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[SKOS] Re: Review of the SKOS Primer

From: Antoine Isaac <aisaac@few.vu.nl>
Date: Fri, 25 Jan 2008 12:24:09 +0100
Message-ID: <4799C6D9.8000907@few.vu.nl>
To: "Reul, Q. H." <q.reul@abdn.ac.uk>
CC: public-swd-wg@w3.org

Dear Quentin,

First: thanks for the impressive reviewing work! The length of the 
review if of course a very positive point, to answer your concern ;-)

Please find below my answers to these comments. These can be either 
actions on the document or further questions...
A new draft is available at 
http://www.w3.org/2006/07/SWD/wiki/SKOS/DraftPrimer that hopefully 
solves some of the issues.

> I found the SKOS primer [1] rather interesting and I will organise my
> review in 2 sections. On the one hand, I will give general comments
> about the document. On the other hand, I will go in more details for
> certain section. I would like to apologise for the length of the review.
>
> General comments
> ================
> I think that a clear mapping between the formal semantic available in
> the SKOS reference [2] with the different classes and properties in the
> SKOS primer [1] should be made throughout the document. This could be
> achieved by having a link to the reference [2]. 

Do you mean, for each property and class, having a link to the 
Reference? Or just mentioning it more often in the Primer?
We thought citing it in the introduction (twice, as a reference to the 
reader for complete info on SKOS) would be enough.
Also, we cited it each time we felt it was explicitly needed. But it can 
of course be improved. In the latest version, there are 8 citations 
throughout the document.
To make the link between the Primer and the Reference clearer, I have 
added in the abstract
[[
This document is a companion to the SKOS Reference, which gives the 
normative reference on SKOS
]]

Also, in the introduction,
[[
the reader should consult the SKOS Reference [SKOS-REFERENCE]
]]
has been replaced by
[[
the reader should consult the normative SKOS Reference [SKOS-REFERENCE]
]]

> I think it would be easier if we were using a concrete example
> throughout the document rather than different example depending on the
> property or class. The document is meant to show to use the SKOS
> vocabulary and as such using a use case would allow the user to fully
> understand how to create a KOS with SKOS. Furthermore, I think that in
> some cases the use of a graph or picture would facilitate the
> understanding of the property similar to the one available in SKOS Core
> [3]. This is particularly useful for representing inverse relation
> between skos:broader and skos:narrower and to display collections.

If everyone agrees, I will try to create a version with graphs. But that 
requires time, and, and, also, a decision whether the current examples 
are good.
Now, to answer your first comment, apart from the section on documentary 
notes, there are 5 clearly distinct examples (animals, rocks, FAO,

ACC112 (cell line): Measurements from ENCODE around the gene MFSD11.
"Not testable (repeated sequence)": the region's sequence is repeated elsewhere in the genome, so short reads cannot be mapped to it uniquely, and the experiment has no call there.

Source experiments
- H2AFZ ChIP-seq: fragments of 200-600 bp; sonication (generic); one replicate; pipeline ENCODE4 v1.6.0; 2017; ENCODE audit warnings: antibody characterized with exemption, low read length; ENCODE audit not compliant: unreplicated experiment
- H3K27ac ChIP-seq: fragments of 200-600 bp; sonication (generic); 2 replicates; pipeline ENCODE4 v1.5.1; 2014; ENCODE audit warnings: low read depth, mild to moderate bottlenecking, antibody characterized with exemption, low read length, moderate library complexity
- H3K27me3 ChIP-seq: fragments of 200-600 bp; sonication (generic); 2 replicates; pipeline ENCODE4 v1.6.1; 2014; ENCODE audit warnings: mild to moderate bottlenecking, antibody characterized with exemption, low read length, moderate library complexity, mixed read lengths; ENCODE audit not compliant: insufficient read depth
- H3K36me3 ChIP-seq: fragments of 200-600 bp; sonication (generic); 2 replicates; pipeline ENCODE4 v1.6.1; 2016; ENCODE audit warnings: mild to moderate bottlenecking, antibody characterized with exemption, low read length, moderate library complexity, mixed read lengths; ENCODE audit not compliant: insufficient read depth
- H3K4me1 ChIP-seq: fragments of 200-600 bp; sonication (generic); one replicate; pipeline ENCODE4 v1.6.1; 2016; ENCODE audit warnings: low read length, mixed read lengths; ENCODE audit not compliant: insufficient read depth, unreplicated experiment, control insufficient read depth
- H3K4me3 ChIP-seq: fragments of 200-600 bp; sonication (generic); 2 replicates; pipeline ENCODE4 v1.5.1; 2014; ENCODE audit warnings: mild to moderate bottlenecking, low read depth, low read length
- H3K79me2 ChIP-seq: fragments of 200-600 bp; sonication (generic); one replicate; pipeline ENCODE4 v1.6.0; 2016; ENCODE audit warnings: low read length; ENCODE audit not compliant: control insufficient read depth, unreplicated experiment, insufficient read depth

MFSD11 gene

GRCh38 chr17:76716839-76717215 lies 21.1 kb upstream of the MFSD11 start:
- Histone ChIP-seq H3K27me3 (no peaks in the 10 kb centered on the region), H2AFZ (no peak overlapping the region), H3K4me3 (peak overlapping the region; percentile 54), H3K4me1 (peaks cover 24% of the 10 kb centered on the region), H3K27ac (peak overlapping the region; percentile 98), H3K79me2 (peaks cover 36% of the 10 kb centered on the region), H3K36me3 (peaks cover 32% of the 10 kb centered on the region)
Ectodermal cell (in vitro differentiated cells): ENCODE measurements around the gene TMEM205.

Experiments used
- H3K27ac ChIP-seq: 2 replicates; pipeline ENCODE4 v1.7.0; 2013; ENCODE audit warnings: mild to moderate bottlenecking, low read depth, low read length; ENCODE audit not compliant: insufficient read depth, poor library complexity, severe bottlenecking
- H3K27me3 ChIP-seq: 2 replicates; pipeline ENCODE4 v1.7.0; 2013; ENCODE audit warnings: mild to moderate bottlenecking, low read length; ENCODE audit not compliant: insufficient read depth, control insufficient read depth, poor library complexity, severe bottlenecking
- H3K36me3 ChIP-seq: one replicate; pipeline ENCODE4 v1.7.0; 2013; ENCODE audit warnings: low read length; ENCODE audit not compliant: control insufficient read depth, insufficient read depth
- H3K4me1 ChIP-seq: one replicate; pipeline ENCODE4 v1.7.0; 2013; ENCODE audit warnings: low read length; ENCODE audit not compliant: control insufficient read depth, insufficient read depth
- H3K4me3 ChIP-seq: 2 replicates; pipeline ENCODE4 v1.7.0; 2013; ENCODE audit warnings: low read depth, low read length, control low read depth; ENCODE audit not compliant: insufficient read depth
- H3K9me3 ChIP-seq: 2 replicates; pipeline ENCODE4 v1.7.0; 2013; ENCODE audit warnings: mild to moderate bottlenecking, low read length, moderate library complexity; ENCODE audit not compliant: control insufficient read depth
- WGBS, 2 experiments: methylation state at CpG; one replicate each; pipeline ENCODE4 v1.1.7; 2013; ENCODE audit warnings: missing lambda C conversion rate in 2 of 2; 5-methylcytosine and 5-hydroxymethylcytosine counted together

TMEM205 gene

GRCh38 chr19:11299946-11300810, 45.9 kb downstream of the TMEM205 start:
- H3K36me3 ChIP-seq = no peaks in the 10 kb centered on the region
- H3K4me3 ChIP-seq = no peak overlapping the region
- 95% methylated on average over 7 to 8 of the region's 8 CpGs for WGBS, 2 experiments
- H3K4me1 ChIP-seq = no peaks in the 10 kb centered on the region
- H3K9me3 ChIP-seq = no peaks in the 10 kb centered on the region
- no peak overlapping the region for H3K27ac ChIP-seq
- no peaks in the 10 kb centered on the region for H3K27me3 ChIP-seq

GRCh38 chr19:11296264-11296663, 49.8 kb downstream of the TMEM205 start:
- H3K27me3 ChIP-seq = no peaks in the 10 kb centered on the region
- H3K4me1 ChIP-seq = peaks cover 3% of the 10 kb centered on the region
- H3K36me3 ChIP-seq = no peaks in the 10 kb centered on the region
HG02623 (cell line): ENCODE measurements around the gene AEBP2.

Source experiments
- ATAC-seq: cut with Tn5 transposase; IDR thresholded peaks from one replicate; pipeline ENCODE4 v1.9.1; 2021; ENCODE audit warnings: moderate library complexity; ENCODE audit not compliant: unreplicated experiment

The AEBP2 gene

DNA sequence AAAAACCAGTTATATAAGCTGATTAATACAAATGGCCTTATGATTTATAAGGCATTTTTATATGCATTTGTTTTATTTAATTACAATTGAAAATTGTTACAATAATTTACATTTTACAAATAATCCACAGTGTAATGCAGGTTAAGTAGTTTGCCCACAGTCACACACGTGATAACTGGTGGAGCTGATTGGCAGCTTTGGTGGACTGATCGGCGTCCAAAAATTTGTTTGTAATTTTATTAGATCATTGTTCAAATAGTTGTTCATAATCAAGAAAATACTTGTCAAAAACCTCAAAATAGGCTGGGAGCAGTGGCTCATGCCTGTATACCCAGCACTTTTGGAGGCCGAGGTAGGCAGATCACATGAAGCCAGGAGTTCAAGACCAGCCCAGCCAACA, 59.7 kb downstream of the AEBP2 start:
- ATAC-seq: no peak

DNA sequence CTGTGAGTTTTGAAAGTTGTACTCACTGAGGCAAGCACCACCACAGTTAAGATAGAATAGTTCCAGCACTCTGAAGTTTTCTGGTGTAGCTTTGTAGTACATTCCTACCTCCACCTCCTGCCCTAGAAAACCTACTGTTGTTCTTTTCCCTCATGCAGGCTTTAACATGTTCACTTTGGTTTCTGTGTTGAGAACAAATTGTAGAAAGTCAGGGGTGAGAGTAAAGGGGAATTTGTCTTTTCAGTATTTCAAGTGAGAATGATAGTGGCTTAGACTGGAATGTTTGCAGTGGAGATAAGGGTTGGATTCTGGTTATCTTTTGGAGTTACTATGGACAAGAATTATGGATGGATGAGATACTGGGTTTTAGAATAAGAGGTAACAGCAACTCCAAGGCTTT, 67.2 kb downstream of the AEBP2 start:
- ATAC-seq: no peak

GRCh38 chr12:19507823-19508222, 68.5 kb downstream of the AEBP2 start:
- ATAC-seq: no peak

TimBL, milk) 3 of them are I think unavoidable (animals, FAO, TimBL).
Of course the sitation could be enhanced in documentary notes section, 
but generally I find it is difficult to find or create a single use case 
that features all the elements that are needed.
Further, I would say that to me the variety of examples is also a hint 
to the fact that SKOS can be applied to different situations. Do you 
really think such a stance really harms the Primer?

> Once the acronym KOS has been defined, I think it should be used
> throughout the document instead of "knowledge organisation systems".

I've changed this, but am not convinced of the elegance of sentences 
like "Representing a KOS with SKOS". The price to pay for using 
abbreviations, maybe. Your comment made of course sense.

> Specific comments
> =================
> Abstract:
> - I would move "meaningfully" before "on the World Wide Web".
> - I use "character string" or simply "string" rather than "lexical
> strings" in the third paragraph.
> - In the last paragraph, I would refer to "concept labels" rather than
> "labels of concepts".
>
> Introduction:
> - I would use "machine-readable" rather than "machine-processable".
> - I would combine the last sentence from the second paragraph with the
> third paragraph as they seem to be related.

Here I'll be a bit blunt: I do not see the differences in many of your 
above suggestions, as I am not a native. And Ed had fixed a lot of 
sentences before we released the draft you've read.
Now, this is surely not a reason for us to ignore your comments. Just to 
point out that Ed had not time to review these before I send out this 
mail, and I therefore would like to postpone a bit our answering them
I trust you to remind us that this point is still a @@TODO!

> About this Primer:
> - "publish their concept schemes in SKOS" rather than "as SKOS" as we
> are defining SKOS as a vocabulary.
> - I would use "formal semantic" rather than "reference semantic".

I propose to replace "in SKOS" by "as SKOS data" and "reference 
semantics" by "reference formal semantics".

> SKOS Essential:
> - I would modify the ordering of this section as follow:
> 2.1 Concepts
> 2.2 Labels
> 2.3 Document Notes
> 2.4 Semantic Relationships
> 2.5 Concept Schemes
> This ordering first describes the main component of SKOS and describes